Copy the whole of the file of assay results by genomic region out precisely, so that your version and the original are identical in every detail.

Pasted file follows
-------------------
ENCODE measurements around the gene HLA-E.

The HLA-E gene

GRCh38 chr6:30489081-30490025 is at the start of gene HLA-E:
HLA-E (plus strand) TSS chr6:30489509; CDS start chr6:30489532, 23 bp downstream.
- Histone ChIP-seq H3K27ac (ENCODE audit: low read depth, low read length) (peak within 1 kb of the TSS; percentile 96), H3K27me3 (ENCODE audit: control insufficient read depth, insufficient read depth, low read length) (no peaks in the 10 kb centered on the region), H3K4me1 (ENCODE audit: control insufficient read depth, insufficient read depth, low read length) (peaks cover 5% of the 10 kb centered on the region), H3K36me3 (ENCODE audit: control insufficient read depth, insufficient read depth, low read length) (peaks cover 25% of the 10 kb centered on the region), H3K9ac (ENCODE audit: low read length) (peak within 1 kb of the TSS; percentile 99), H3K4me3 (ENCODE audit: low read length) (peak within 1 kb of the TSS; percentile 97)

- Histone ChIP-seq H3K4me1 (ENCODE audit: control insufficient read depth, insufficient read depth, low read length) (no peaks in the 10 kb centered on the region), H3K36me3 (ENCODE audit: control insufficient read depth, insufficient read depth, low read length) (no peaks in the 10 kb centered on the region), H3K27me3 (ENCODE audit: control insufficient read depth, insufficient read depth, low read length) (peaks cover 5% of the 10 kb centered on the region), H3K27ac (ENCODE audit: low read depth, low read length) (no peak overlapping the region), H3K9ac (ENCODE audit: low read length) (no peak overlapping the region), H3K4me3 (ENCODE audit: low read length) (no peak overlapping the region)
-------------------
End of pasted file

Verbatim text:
ENCODE measurements around the gene HLA-E.

The HLA-E gene

GRCh38 chr6:30489081-30490025 is at the start of gene HLA-E:
HLA-E (plus strand) TSS chr6:30489509; CDS start chr6:30489532, 23 bp downstream.
- Histone ChIP-seq H3K27ac (ENCODE audit: low read depth, low read length) (peak within 1 kb of the TSS; percentile 96), H3K27me3 (ENCODE audit: control insufficient read depth, insufficient read depth, low read length) (no peaks in the 10 kb centered on the region), H3K4me1 (ENCODE audit: control insufficient read depth, insufficient read depth, low read length) (peaks cover 5% of the 10 kb centered on the region), H3K36me3 (ENCODE audit: control insufficient read depth, insufficient read depth, low read length) (peaks cover 25% of the 10 kb centered on the region), H3K9ac (ENCODE audit: low read length) (peak within 1 kb of the TSS; percentile 99), H3K4me3 (ENCODE audit: low read length) (peak within 1 kb of the TSS; percentile 97)

- Histone ChIP-seq H3K4me1 (ENCODE audit: control insufficient read depth, insufficient read depth, low read length) (no peaks in the 10 kb centered on the region), H3K36me3 (ENCODE audit: control insufficient read depth, insufficient read depth, low read length) (no peaks in the 10 kb centered on the region), H3K27me3 (ENCODE audit: control insufficient read depth, insufficient read depth, low read length) (peaks cover 5% of the 10 kb centered on the region), H3K27ac (ENCODE audit: low read depth, low read length) (no peak overlapping the region), H3K9ac (ENCODE audit: low read length) (no peak overlapping the region), H3K4me3 (ENCODE audit: low read length) (no peak overlapping the region)